Splinters From The Tree February 2007
In next month's Issue:
Thanks to everyone who made a donation to the project this month:
12 individuals donating a total of $755.
Section 1 - Welcome
Thank you very much for the many donations sent in during the past month. It was enough to fund four new tests including a test for the #243B Eligah Bassett line from Whitchurch, Ontario, Canada and two Bassett lines from Ireland. In addtion, several other tests were upgraded to 37 markers in an effort to help link up several other Bassett lines.
Welcome to the several dozen Bassetts from England that I have made contact with through Genes Reunited over the past month. You join more than 1,500 Bassetts worldwide who are now receiving this monthly newsletter.
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Section 2 - Featured Bassett: The Bassetts from Kfeir, Lebanon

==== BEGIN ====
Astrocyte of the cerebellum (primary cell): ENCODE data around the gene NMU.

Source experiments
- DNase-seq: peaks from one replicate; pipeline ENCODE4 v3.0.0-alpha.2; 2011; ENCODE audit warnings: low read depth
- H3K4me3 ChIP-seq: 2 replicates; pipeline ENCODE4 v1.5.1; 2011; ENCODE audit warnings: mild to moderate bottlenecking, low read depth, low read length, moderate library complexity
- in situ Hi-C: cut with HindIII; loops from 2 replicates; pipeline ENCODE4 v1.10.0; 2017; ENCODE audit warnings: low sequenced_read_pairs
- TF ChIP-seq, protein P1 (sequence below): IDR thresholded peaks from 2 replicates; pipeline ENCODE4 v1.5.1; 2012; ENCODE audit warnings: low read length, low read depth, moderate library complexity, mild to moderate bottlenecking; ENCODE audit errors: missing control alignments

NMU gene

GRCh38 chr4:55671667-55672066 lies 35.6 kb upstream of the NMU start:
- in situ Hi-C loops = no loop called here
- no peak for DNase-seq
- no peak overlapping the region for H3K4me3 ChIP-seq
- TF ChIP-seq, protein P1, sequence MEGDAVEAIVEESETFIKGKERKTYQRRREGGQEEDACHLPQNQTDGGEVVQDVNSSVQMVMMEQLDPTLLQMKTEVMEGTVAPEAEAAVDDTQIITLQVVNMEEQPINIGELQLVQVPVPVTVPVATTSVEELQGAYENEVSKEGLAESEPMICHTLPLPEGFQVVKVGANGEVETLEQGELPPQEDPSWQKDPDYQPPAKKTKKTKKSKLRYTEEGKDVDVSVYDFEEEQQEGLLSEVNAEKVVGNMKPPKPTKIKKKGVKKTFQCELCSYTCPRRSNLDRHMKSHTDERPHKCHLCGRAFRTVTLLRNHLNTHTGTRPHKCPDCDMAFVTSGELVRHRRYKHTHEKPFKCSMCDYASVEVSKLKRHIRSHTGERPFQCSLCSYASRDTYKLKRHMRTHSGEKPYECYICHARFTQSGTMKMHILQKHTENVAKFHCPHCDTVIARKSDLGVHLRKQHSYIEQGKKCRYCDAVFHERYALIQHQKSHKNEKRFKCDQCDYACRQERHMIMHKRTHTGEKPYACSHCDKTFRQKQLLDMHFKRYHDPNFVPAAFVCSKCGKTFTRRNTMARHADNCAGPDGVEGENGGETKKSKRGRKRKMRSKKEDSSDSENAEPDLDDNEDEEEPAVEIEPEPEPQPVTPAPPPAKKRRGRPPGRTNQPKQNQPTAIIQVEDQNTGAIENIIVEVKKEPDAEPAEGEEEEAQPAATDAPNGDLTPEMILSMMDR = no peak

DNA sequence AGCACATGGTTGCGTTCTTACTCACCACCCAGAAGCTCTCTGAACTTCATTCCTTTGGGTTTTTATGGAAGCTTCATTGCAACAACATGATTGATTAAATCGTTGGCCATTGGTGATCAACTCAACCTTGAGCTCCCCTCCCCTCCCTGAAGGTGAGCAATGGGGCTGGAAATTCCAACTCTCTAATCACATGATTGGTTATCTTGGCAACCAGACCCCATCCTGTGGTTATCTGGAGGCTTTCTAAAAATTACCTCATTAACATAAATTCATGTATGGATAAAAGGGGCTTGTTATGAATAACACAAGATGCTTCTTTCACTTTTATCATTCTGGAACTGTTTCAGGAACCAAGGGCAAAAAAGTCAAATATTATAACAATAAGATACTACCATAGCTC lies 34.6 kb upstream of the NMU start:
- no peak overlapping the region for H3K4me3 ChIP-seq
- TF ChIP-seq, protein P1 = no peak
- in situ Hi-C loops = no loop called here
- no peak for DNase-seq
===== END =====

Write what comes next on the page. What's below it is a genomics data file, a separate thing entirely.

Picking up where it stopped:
There is a large group of Bassetts living in the United States with roots
in Kfeir, Lebanon. They settled primarily in southern Michigan, West Virginia,
and the Toledo, Ohio area between 1890 and 1920. This is the first group of
Bassetts belonging to the Haplogroup J2 based on DNA testing.
Here are two of the businesses run by descendants of this family.
Bassett's Market, an independent grocer serving Northwest Ohio.
The Bassett Nut Company of Toledo, Ohio
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Section 3 - Featured Bassett: Frank Bassett Tobey
Frank Bassett Tobey descends from #1A William Bassett of Plymouth as follows:
William Bassett and his wife Elizabeth